The Frisco animal shelter debate continues; city ​​officials say it’s not necessary

FRISCO. Whether building a Frisco animal shelter will cause more problems than it solves is still under debate when the civil bond committee presented its recommendations to the city council on Tuesday.

The joint work session, which delayed another city council meeting by two hours, was very similar to the last few meetings of the Citizens’ Bonds Committee, the theme of which was an ongoing dialogue about whether the city needed shelter.

City officials do not believe that a shelter is needed.

Frisco Police Chief David Shilson said the city’s animal welfare department has three goals: reuniting pets with their owners, education, and adoption/neuter clinics.

“We don’t need shelter to do any of this,” Shilson said.

The police chief discussed personnel issues, euthanasia and the legal issues that having an animal shelter can bring to the city.

Shilson also told the council that there were no rooms.

He said that last year, 520 animals were taken to the Collin County Animal Shelter and another 124 were field ransomed, not many for a city of 225,000 people.

Shilson proposed other solutions, such as the city’s new lost and found pet center, merging with CCAS for more adoption activities, and partnering with local veterinarians for microchipping and vaccination clinics.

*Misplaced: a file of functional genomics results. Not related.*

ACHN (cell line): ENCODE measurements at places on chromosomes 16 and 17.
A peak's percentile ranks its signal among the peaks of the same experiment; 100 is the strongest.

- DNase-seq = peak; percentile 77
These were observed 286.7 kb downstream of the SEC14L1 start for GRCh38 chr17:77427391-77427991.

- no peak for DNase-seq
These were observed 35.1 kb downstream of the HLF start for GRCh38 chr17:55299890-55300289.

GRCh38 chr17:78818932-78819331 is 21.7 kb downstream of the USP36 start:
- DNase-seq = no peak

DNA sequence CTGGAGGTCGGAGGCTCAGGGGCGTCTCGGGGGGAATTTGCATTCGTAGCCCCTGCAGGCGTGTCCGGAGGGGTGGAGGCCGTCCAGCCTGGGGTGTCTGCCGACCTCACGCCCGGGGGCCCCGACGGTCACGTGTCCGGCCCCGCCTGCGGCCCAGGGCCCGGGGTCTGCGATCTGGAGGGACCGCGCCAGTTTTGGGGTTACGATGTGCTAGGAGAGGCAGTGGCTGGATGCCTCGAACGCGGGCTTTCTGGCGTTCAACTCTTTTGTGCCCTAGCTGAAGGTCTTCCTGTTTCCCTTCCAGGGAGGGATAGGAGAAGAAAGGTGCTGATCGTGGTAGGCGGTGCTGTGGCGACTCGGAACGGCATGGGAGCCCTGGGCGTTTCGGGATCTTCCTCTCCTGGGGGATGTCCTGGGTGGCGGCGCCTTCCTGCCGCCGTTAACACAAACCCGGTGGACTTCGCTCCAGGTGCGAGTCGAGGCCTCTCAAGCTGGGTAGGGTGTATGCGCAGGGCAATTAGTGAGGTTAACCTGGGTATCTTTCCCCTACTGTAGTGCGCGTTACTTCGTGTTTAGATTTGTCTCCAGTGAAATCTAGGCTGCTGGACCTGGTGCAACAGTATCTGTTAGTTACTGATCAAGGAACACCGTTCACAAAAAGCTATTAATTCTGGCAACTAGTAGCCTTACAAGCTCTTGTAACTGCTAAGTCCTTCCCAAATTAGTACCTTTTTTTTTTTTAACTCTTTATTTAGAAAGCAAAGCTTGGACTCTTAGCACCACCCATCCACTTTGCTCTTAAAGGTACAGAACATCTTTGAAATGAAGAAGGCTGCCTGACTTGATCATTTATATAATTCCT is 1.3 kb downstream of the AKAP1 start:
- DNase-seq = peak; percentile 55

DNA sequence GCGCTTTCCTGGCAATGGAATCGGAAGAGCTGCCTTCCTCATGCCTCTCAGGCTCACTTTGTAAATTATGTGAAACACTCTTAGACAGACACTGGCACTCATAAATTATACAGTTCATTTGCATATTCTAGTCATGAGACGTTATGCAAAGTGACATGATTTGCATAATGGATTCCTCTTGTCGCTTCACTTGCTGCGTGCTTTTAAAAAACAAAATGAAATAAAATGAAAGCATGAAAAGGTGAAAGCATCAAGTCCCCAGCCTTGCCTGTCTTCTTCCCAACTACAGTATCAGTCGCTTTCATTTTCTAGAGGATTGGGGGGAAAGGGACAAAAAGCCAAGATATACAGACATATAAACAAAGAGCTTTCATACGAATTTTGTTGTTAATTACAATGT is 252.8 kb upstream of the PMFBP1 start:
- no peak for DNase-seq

Mayor Jeff Cheney said pledging something staff don’t need crosses a line and is like telling staff how to do their job.

“It almost looks like hypocrisy towards the public,” Cheney said.

Frisco’s Pet Project, an animal welfare group, has been supporting the shelter for many years. Several members of the group attended the meeting, saying it was a missed opportunity for a city the size of Frisco and could help the Collin County Animal Services, which is overwhelmed.

Some told the council that the numbers presented by the police chief don’t tell the whole story because they don’t take into account all the groups of animals that help with the homeless and rescue in the city.

The decision now rests with the city council, which will vote on the bond decision on Feb. 7.

In addition to the $5 million that was considered for an animal shelter, the committee recommended $131 million for public safety, which would include a new fire station and a police/fire training center; $31 million for city services, including a shared facility for environmental services and public works; $240 million for street and road construction; and $43 million for parks, which will focus on walkways and bike paths.

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